So right around Valentine’s day, Floret Cadet took its first flower order, and I officially started developing a floral design portfolio! The hobby has inched over the line into a teeny, tiny side business ; )
In honor of that milestone, I wanted to begin to really focus on taking better-than-snapshot-quality photos of my flowers. Enter two major boons in this department. The first was an inexpensive tabletop photo studio that I purchased complete with some lights & stands, a mini tripod, and a backdrop (a review of the studio and shots of it in use is to follow, along with resulting “studio” bouquet pics.)
But more important than getting new equipment is gaining a basic working knowledge of digital SLR photo principles as they apply to photographing flowers, and that’s where my talented wedding photographer friend Lori Yohe, of The Purple Tree Photography came to the rescue with a little “crash course” lesson at my house.
The biggest thing that came out of this lesson for me is an understanding of an effect called “bokeh,” which is a focus on the foreground (in this case your flowers) and a blurring of the background. It lends an instantly polished pro or semi-pro look to photos, and is achieved by adjusting the aperture opening (aka f stop) to a lower number, which corresponds to a wider opening (that is counter-intuitive to me!). The shutter speed has to then be raised to a complementary level, which will take some trial and error to find your “sweet spot”. Yes, to achieve this look, I had to click the dreaded “M” on the side of my camera and wrap my head around the mechanics! But after just one quick lesson, the results already speak for themselves.
Here’s an example of the look (bouquet by Jane Medley of The Bride’s Cafe!). It’s a style we’ve all seen and admired even if we didn’t know what it was called or how it was accomplished in the camera:
Let’s take a look at a ‘before Lori’ Floret Cadet flower shot, followed by an ‘after Lori’ shot in the same place in my home and discuss how I was able to put her pointers into action for this blog:
Here’s the “after”:
What makes this image stronger than the first? It’s in front of the same background, with the same light source (diffused natural light coming through 2 different nearby windows). But in a nutshell, the second is stronger because there is far less background distraction. This is partly because the shot is framed differently – in the second, we eliminated the distraction of the contrasting lightly colored stool, and the presence of the white corner wall. But we also eliminated the distraction of including *all* of the information about the texture and detail of the stone wall in the background so that the focus could stay on the flowers.
Read all of Lori’s pointers after the jump, and please join tomorrow, when I will be posting more pics I took using her tips and advice.
Tips for Photographing Your Flowers, from Lori of The Purple Tree Photography
First of all, natural light is ALWAYS ideal. That being said, natural direct light is too harsh, so it is best to find indirect or diffused light sources (think a window that the sun isn’t shining directly through, or if it is, a sheer natural curtain filtering the light as it comes through). Whereas many people might think that shadow = bad, the shadow between two buildings, for example, can cast a very soft, even light. If you are shooting indoors and don’t have enough ambient light, you can always supplement with an artificial source from a second angle.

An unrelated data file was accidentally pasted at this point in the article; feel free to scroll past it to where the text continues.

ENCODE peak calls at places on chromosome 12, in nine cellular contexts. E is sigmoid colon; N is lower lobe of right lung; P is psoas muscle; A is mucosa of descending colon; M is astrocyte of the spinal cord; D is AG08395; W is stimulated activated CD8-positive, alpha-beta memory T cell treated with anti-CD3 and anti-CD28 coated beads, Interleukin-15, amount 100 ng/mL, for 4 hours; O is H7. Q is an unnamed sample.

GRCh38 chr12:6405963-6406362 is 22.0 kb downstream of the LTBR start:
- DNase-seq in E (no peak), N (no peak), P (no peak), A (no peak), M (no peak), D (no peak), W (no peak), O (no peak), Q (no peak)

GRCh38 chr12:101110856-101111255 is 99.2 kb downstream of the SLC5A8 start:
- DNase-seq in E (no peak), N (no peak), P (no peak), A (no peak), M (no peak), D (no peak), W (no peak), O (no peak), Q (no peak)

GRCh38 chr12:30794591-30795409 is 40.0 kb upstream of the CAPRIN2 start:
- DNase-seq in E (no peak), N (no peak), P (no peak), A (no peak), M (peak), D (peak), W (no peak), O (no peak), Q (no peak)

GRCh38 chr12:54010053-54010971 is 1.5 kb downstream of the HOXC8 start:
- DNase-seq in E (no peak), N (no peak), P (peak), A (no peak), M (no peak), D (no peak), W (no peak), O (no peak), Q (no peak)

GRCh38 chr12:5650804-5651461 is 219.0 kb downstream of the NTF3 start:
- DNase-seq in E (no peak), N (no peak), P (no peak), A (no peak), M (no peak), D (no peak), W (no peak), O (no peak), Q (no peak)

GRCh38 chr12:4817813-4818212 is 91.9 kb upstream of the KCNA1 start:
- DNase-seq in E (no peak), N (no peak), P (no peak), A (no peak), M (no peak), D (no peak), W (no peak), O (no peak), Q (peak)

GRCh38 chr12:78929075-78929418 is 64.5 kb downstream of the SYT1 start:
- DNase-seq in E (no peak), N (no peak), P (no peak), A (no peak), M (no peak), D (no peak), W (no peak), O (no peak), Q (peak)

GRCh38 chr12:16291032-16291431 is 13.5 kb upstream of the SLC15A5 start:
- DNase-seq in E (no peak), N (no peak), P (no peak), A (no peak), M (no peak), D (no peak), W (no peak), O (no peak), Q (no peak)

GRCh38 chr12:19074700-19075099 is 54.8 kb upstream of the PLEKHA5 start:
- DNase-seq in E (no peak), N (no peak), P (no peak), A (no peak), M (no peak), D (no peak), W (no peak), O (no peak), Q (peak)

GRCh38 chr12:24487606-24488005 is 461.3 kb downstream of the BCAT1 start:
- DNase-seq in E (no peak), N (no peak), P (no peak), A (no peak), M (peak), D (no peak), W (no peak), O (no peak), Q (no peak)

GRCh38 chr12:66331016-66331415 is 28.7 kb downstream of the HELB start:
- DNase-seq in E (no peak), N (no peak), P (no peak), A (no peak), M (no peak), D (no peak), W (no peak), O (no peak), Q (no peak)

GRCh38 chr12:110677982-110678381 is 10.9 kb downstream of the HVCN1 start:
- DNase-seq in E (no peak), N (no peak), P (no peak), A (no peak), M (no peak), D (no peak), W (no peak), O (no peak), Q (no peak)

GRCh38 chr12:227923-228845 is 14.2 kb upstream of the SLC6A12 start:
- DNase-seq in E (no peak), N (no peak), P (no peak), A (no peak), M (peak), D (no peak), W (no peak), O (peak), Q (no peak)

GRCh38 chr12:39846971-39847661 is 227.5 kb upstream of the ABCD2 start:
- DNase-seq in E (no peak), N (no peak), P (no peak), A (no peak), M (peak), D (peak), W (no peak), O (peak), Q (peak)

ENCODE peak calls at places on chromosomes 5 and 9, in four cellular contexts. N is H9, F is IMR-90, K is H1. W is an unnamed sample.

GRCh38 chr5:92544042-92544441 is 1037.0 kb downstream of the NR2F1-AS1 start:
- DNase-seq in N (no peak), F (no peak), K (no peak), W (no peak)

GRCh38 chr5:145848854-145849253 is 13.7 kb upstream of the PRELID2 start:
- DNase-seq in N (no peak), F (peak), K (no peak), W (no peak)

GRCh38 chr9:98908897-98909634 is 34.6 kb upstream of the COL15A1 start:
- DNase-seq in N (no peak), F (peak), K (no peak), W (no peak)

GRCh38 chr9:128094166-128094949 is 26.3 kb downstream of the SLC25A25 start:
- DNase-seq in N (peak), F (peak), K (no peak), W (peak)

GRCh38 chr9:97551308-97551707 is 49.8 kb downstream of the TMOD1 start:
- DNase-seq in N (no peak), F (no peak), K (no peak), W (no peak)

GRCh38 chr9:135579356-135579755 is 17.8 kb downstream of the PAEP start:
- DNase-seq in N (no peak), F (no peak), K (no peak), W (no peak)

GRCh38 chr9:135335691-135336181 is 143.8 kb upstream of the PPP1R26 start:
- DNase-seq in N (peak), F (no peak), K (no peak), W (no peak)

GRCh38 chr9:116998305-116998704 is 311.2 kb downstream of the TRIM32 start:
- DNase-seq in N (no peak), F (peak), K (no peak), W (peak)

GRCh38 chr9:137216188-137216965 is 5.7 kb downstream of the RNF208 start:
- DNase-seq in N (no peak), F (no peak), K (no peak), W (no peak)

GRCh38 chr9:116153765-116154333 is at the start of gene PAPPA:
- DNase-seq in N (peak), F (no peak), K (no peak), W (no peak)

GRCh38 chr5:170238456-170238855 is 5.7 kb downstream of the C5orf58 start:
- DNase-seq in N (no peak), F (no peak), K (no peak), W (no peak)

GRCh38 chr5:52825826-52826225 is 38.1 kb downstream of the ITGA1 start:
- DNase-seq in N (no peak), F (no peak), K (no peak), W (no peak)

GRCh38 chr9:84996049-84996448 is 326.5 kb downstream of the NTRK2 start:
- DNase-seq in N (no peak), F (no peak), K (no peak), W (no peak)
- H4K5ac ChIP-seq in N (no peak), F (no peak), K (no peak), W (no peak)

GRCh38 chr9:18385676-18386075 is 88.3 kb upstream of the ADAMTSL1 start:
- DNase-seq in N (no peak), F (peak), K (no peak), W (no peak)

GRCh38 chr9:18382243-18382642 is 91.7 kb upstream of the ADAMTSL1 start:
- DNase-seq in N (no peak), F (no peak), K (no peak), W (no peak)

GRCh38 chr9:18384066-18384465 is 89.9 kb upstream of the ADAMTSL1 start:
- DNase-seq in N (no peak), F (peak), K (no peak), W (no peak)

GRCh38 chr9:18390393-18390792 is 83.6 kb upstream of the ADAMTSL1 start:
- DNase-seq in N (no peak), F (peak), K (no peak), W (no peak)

If you do have to use artificial light, use some from multiple off-camera sources. A very simple video light works wonders, and I have even used a lamp with the shade removed as a secondary source. Get creative, but just remember that light sources from multiple angles are a definite yes!
If you’re not familiar with the Rule of Thirds, you should be, (thank you Internet). It is not a rule so much as a guideline, but it can really offer variety and photojournalistic life to your images.
Think simple, not distracting. If there’s a dog toy on the other side of the room, it might not appear in focus but may still be a distraction, so keep random stray objects in the background in the front of your mind. If you want an actual “backdrop” for your lovely blooms, think a hardwood floor, and old window sill, a cool chair. Start looking around your environment and noticing what might make for a simple but eye-pleasing background! You will find them in more places than you probably have ever noticed before.
Don’t rely on auto-focus! Take a bit of time to get to know aperture. The lower the f-stop, the more your subject will have the nice ‘pop’ that you crave and the more blur (called bokeh) the background will have. Anything below an f2.0 may cause you to lose focus on certain parts of your bouquet, but anything above f3.0 will effectively do the focusing for you- on everything in the shot, which you also don’t want. Finding the sweet spot may take some trial and error, but I promise you when you nail it, it’ll sooo be worth it. Your photos and your flowers will thank you….and your readers will want to read MORE!